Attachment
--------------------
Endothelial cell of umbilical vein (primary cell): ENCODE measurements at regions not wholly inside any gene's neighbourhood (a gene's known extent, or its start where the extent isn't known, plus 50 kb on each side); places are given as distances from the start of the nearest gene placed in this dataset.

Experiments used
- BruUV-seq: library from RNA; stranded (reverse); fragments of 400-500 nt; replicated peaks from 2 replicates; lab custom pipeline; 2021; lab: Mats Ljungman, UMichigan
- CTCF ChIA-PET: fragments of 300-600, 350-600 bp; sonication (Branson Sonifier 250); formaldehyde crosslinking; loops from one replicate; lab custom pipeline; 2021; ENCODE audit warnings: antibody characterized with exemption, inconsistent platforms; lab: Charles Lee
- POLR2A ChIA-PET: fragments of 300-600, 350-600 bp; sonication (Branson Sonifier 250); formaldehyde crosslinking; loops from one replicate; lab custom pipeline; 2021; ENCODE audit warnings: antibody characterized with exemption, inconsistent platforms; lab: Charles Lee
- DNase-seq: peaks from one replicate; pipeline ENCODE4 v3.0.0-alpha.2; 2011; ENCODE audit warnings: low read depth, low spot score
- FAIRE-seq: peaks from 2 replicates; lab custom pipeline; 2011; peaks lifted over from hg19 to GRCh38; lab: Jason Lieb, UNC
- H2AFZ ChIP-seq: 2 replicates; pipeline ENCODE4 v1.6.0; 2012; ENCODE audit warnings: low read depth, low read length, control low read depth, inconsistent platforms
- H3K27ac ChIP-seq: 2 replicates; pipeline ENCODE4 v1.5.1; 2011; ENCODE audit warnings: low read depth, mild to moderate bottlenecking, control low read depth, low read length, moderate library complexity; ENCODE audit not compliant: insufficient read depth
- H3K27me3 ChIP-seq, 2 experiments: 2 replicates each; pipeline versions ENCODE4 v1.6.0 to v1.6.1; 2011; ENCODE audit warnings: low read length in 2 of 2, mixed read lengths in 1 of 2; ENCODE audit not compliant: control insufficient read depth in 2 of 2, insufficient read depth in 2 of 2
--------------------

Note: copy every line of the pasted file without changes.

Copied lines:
Endothelial cell of umbilical vein (primary cell): ENCODE measurements at regions not wholly inside any gene's neighbourhood (a gene's known extent, or its start where the extent isn't known, plus 50 kb on each side); places are given as distances from the start of the nearest gene placed in this dataset.

Experiments used
- BruUV-seq: library from RNA; stranded (reverse); fragments of 400-500 nt; replicated peaks from 2 replicates; lab custom pipeline; 2021; lab: Mats Ljungman, UMichigan
- CTCF ChIA-PET: fragments of 300-600, 350-600 bp; sonication (Branson Sonifier 250); formaldehyde crosslinking; loops from one replicate; lab custom pipeline; 2021; ENCODE audit warnings: antibody characterized with exemption, inconsistent platforms; lab: Charles Lee
- POLR2A ChIA-PET: fragments of 300-600, 350-600 bp; sonication (Branson Sonifier 250); formaldehyde crosslinking; loops from one replicate; lab custom pipeline; 2021; ENCODE audit warnings: antibody characterized with exemption, inconsistent platforms; lab: Charles Lee
- DNase-seq: peaks from one replicate; pipeline ENCODE4 v3.0.0-alpha.2; 2011; ENCODE audit warnings: low read depth, low spot score
- FAIRE-seq: peaks from 2 replicates; lab custom pipeline; 2011; peaks lifted over from hg19 to GRCh38; lab: Jason Lieb, UNC
- H2AFZ ChIP-seq: 2 replicates; pipeline ENCODE4 v1.6.0; 2012; ENCODE audit warnings: low read depth, low read length, control low read depth, inconsistent platforms
- H3K27ac ChIP-seq: 2 replicates; pipeline ENCODE4 v1.5.1; 2011; ENCODE audit warnings: low read depth, mild to moderate bottlenecking, control low read depth, low read length, moderate library complexity; ENCODE audit not compliant: insufficient read depth
- H3K27me3 ChIP-seq, 2 experiments: 2 replicates each; pipeline versions ENCODE4 v1.6.0 to v1.6.1; 2011; ENCODE audit warnings: low read length in 2 of 2, mixed read lengths in 1 of 2; ENCODE audit not compliant: control insufficient read depth in 2 of 2, insufficient read depth in 2 of 2